• Exploit kits and malicious redirection
      • HTTPS and certificate inspection
      • SSL decryption - what you can do with/without it
      • TLS 1.3
    • How SMTP and Email Attacks Work
      • Email delivery infrastructure
      • SMTP Protocol
      • Reading email headers and source
      • Identifying spoofed email
      • Decoding attachments
      • How email spoofing works
      • How SPF works
      • How DKIM works
      • How DMARC works
    • Additional Important Protocols
      • SMB - versions and typical attacks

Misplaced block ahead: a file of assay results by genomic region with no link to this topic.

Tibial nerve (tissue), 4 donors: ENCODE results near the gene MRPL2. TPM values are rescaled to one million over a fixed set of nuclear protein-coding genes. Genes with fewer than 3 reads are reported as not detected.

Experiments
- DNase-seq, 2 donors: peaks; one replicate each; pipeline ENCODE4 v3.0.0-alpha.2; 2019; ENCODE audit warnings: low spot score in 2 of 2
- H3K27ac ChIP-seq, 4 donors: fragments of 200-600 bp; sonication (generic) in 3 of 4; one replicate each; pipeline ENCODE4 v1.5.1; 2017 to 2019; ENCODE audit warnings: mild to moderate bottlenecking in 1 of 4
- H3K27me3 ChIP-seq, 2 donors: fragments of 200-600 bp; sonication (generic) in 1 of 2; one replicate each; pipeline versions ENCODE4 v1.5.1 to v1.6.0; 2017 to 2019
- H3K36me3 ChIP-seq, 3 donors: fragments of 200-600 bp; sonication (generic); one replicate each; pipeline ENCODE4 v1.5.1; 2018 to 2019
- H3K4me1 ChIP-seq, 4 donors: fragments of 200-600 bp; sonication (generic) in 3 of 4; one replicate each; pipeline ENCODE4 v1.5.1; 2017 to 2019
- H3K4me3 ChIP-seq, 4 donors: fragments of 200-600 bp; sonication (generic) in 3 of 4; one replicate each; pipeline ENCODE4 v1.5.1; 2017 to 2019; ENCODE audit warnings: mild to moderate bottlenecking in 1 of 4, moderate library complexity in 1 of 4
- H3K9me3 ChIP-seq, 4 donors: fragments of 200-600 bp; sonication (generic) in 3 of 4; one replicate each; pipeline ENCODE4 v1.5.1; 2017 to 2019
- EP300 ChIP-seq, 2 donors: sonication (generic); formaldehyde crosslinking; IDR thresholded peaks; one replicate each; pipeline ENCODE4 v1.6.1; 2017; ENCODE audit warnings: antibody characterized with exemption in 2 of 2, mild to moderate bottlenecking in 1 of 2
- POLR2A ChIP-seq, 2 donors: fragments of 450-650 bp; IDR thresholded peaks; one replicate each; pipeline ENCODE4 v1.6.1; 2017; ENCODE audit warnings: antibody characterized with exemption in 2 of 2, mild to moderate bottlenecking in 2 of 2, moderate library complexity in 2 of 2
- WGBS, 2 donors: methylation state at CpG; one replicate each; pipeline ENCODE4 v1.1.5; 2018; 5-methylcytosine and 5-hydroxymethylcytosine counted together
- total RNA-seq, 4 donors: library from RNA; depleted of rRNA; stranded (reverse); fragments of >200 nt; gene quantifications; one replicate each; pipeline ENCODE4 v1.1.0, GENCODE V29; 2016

• DHCP for defenders
      • ICMP and how it is abused
      • FTP and attacks
      • SSH and attacks
      • PowerShell remoting
  • Overview

    It is extremely difficult to succeed at cyber defense without knowing where and how your data is produced, so day 3 takes us down to the host, logging, and file level. Starting with a survey of common endpoint-based attack tactics, day 3 will orient students to the array of techniques that are used against their hosts. The first portion of the day will show how each step of the attack lifecycle aligns with typical defensive tools and what methods an organization can use to detect and prevent attacks on their endpoints.